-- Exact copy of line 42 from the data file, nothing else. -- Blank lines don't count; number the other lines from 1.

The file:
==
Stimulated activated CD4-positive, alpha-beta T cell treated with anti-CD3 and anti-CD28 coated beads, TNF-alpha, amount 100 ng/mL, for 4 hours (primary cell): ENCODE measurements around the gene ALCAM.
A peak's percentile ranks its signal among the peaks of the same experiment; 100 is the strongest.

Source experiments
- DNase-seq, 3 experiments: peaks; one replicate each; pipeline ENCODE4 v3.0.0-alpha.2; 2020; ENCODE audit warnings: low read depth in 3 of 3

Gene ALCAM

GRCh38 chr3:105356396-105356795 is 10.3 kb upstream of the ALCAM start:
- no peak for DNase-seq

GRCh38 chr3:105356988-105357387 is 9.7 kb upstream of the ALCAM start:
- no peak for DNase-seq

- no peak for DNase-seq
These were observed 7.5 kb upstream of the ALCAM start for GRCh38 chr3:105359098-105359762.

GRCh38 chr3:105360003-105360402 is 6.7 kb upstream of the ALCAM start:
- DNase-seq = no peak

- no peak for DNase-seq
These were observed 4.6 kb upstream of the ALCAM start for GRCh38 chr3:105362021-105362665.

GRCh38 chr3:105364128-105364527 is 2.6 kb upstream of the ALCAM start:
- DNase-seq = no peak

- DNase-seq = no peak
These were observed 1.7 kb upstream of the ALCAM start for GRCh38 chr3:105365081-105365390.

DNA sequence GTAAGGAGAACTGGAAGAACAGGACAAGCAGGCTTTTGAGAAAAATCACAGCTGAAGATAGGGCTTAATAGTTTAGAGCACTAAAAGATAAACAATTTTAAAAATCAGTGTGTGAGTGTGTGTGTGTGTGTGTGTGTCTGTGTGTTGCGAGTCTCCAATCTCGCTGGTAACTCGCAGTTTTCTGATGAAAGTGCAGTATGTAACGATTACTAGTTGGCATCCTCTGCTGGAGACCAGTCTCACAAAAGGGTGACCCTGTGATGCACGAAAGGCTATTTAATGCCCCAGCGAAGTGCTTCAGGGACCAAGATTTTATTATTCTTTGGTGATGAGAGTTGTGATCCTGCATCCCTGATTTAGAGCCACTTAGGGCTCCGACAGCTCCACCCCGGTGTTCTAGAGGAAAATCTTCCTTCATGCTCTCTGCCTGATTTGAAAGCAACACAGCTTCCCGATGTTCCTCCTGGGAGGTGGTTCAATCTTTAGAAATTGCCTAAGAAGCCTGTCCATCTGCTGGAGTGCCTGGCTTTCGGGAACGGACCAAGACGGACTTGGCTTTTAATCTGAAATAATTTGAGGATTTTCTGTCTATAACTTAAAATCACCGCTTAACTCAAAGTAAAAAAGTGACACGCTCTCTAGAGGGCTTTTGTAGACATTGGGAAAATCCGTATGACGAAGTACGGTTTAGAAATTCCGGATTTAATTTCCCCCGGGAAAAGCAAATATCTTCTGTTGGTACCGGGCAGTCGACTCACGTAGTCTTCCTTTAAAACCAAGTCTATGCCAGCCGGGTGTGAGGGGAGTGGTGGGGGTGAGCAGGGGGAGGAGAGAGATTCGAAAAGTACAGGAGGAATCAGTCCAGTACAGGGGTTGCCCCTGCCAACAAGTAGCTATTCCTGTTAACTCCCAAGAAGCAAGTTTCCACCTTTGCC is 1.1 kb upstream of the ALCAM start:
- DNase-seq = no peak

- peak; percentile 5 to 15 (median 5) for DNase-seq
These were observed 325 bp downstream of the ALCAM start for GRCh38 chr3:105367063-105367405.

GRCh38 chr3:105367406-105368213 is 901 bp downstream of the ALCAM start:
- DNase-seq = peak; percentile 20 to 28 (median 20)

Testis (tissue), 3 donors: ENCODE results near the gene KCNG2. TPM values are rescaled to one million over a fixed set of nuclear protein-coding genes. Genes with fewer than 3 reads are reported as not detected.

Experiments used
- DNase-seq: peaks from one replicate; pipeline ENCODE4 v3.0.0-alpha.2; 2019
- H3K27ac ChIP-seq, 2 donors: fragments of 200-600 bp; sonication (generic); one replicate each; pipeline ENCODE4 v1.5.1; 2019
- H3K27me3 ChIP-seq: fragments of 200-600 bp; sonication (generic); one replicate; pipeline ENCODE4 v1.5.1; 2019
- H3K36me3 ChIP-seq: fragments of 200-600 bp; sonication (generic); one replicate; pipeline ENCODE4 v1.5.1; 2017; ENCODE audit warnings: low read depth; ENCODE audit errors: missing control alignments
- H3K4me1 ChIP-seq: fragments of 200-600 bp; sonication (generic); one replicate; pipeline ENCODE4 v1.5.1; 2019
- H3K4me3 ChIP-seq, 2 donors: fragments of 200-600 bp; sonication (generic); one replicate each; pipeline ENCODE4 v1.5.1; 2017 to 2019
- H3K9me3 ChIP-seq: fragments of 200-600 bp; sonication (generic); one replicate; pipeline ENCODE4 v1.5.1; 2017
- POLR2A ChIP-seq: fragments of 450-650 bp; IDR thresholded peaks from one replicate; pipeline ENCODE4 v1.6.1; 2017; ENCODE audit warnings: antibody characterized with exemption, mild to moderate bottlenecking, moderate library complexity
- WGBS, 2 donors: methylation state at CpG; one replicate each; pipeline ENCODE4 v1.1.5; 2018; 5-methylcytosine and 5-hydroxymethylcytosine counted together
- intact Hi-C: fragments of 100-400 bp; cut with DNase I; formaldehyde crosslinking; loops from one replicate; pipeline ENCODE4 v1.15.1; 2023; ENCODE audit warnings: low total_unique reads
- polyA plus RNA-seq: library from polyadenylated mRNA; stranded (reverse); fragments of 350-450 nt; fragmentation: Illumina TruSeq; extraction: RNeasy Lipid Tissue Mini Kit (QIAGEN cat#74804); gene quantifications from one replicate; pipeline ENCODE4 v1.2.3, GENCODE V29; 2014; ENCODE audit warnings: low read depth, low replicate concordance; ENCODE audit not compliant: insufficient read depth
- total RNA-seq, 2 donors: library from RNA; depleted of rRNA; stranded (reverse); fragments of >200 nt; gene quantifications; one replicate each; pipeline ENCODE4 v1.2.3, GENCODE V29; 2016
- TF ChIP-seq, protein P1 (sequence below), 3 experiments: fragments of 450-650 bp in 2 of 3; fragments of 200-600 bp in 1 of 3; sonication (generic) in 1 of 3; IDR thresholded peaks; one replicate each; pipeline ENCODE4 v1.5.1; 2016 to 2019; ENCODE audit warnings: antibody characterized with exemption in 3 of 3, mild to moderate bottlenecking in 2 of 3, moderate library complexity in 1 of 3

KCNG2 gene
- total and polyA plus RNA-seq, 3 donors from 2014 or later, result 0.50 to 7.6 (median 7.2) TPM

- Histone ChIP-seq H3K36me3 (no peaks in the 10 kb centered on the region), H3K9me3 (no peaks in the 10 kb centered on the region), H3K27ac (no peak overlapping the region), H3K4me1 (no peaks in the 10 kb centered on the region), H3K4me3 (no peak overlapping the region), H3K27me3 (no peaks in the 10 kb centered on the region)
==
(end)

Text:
- total and polyA plus RNA-seq, 3 donors from 2014 or later, result 0.50 to 7.6 (median 7.2) TPM